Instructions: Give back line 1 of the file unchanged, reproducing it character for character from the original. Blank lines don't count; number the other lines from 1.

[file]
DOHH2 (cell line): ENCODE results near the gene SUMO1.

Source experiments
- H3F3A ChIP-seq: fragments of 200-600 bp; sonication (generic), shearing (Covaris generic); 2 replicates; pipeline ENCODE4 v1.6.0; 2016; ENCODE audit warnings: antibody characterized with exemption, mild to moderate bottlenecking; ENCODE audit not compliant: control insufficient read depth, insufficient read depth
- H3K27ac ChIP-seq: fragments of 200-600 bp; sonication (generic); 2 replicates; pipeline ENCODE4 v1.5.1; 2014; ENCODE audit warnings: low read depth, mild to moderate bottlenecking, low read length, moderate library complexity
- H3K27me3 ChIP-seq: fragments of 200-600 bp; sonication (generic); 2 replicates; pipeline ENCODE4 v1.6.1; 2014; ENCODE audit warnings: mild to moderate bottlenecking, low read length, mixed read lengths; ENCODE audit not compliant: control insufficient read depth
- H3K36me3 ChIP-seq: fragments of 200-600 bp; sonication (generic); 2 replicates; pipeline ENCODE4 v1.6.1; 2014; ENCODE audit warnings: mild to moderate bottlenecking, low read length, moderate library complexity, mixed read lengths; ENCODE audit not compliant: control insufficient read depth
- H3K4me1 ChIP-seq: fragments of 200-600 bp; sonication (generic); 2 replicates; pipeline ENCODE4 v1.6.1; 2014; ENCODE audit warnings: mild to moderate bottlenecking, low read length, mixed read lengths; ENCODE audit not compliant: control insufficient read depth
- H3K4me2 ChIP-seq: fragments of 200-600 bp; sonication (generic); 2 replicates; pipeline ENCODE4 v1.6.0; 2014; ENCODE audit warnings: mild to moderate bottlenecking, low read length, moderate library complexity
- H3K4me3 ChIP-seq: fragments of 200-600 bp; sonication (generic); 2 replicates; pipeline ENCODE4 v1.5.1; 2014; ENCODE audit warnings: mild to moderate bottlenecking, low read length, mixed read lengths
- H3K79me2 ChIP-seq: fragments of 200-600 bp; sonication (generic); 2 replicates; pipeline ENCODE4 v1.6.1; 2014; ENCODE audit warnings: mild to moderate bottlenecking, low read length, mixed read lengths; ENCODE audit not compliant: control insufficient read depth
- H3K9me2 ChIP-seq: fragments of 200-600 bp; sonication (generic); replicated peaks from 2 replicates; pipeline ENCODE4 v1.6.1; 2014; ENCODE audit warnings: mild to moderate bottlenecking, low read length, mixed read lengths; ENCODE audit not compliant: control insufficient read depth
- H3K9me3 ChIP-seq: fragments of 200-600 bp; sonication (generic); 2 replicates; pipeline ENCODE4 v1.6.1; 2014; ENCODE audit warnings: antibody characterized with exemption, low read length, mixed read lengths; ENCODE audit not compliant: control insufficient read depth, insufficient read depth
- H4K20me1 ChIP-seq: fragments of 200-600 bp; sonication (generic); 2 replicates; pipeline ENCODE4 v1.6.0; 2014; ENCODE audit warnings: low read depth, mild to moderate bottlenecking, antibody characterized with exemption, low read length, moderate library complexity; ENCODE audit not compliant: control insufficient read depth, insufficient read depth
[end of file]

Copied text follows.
DOHH2 (cell line): ENCODE results near the gene SUMO1.